Russian President Vladimir Putin has humiliated President Barack Obama. He advanced soldiers into the Crimea–into the sovereign territory of Ukraine–without uniforms, in apparent violation of the laws of war. He knew that Obama would not dare complain–that the White House would, in fact, seize upon the ambiguity of the invasion as a way to pretend it had not yet happened. And then, of course, it did, after the Duma rubber-stamped Putin’s plans, after the world took the measure of Obama’s hand-wringing non-response to the crisis.
It is hard to recall a more complete setback for American power. Jimmy Carter’s response to the Soviet invasion Afghanistan was more convincing–and in that case the USSR was at least shoring up a socialist regime. The Ukraine is a free, albeit troubled, government, one of the most important post-Soviet states, struggling to chart an independent path–and the U.S. has done almost nothing to defend it. President Obama declared: “We will stand with the international community.” Not the Ukraine itself. The Ukraine must stand–or fall–alone.
The White House released a photograph of the president in the midst of a 90-minute telephone call with Putin. Evidently, the Obama administration was pleased with the image. The president looks serious, engaged. But note his dress, and his posture. He is wearing casual summer clothes. He is standing next to the desk in the Oval Office–not behind it, not taking notes, not even speaking. There are no advisers. There are no papers. There are no maps. It is a portrait of a president who is obsessed with his image, but detached from his duties.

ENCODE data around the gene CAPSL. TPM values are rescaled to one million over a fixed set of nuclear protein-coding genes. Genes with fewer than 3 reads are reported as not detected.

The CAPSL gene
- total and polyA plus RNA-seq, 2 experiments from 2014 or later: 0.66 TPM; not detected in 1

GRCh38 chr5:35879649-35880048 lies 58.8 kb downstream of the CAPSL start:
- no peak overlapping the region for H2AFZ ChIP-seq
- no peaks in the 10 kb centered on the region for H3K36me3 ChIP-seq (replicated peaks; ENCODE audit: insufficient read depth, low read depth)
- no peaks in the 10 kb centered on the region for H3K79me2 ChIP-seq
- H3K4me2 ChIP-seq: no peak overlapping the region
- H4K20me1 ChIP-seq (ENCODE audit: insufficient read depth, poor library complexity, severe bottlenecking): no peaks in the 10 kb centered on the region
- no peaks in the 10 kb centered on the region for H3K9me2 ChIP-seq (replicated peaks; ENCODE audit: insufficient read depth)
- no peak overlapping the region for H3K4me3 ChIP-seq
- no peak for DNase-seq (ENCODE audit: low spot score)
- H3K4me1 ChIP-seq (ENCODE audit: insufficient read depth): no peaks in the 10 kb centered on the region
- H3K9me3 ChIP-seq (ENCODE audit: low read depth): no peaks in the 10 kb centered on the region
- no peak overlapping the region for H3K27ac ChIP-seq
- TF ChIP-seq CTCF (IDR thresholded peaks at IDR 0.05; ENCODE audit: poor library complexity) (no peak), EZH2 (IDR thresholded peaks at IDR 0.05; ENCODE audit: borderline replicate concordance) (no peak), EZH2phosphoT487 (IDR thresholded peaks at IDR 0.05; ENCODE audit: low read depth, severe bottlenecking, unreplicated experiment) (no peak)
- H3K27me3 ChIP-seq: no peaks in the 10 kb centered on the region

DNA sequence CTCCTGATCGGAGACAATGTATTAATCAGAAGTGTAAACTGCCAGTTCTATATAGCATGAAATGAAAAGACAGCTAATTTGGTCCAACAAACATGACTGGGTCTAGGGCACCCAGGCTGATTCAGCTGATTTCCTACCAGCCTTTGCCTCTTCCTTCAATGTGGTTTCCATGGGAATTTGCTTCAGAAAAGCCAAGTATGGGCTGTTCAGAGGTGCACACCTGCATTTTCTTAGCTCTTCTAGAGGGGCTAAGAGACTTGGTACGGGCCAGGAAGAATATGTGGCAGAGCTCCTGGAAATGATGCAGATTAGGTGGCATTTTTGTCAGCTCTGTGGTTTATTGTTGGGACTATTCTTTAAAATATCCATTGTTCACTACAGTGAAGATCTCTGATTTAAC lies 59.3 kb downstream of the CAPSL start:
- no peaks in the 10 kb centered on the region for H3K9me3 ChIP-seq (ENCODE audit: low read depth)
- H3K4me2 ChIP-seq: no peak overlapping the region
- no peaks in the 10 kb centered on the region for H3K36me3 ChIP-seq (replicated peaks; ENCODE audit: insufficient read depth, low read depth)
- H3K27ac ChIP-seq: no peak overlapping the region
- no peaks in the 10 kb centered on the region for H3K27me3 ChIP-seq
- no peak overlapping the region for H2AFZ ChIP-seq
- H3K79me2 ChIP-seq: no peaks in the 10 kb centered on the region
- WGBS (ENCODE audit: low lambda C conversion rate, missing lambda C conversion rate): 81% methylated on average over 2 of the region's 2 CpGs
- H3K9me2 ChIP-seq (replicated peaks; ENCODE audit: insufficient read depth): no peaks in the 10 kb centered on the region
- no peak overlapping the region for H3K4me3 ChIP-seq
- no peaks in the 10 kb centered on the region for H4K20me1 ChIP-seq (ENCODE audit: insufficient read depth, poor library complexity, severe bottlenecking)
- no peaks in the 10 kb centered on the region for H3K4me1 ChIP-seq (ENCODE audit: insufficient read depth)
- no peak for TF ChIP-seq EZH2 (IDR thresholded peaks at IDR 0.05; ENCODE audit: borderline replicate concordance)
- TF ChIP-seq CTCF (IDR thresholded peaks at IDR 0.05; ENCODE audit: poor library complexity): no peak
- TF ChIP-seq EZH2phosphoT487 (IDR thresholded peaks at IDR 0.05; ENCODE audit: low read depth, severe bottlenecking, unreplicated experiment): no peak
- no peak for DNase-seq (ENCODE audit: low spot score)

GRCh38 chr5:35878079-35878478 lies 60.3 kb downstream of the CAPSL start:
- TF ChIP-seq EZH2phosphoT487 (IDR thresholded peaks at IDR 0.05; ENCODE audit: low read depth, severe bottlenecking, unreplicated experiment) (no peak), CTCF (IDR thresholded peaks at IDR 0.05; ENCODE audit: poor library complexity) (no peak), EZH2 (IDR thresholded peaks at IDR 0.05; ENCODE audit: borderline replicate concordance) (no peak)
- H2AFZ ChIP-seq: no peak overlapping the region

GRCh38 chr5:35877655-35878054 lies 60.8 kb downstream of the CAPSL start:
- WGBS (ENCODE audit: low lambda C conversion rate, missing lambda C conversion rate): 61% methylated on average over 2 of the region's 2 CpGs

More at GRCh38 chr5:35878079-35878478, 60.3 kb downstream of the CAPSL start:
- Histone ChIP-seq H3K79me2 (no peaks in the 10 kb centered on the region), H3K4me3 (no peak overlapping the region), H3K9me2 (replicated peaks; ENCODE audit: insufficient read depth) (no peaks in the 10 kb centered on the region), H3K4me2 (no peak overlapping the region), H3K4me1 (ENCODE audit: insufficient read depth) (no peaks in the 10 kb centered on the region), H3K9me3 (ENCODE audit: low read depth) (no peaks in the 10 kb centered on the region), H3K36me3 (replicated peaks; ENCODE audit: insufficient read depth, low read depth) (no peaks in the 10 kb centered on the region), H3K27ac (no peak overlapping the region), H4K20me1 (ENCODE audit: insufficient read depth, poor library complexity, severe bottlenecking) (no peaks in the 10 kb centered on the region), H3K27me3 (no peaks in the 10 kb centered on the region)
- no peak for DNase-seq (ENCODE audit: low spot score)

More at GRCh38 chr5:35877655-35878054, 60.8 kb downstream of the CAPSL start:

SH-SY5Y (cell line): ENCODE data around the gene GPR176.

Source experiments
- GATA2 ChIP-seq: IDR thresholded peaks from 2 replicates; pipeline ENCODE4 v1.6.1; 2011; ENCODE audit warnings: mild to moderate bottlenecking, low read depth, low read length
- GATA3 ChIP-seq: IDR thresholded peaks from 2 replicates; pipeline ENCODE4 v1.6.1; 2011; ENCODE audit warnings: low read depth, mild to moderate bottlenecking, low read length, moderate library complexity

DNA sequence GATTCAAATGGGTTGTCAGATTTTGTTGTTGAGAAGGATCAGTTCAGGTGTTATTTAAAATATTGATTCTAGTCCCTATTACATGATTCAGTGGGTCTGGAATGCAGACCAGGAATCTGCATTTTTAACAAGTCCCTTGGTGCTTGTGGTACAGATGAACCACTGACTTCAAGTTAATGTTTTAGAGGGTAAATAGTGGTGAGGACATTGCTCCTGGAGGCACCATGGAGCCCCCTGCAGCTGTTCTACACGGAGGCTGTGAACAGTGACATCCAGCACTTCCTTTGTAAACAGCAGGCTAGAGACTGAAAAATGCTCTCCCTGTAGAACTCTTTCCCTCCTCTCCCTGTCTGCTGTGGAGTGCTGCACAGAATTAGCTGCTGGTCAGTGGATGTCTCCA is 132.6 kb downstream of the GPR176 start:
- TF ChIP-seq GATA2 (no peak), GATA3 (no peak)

The president’s advisers and supporters like to pretend that the only alternative to his policies is war. Yet while war is one option–it should always be an option–there are many other responses available to Obama. But there are fewer options than there were before men in military fatigues seized the Crimean airports. And when Russian troops assume their positions, there will be fewer still. The president urges “dialogue” between the two governments, as if there has been some misunderstanding–as if Obama is begging someone else to lead.
In 2011, President Obama famously promised Putin (through then-President Dmitri Medvedev) that he would have more “flexibility” after his re-election campaign to offer concessions on missile defense. There was little the president was not willing to sacrifice in pursuit of his “reset” with Russia, motivated by the misguided idea that the tension in U.S.-Russian relations had been due to the overly assertive posture of George W. Bush. Putin interpreted Obama’s gesture broadly–and correctly–as a sign of weakness and eagerness to appease.
It was the supposedly stupid Sarah Palin who warned in 2008 that Obama’s wishy-washy response to the Russian invasion of Georgia would portend future invasions of other frontline states, specifically the Ukraine. She routed Joe Biden in their Vice Presidential debate, where the Democrats’ supposed expert on foreign policy proved utterly ignorant. Yet the media pronounced Biden the winner, en route to ushering in Obama’s victory. Until Russia announced its intention to invade Ukraine, they predicted it would not. They share the blame.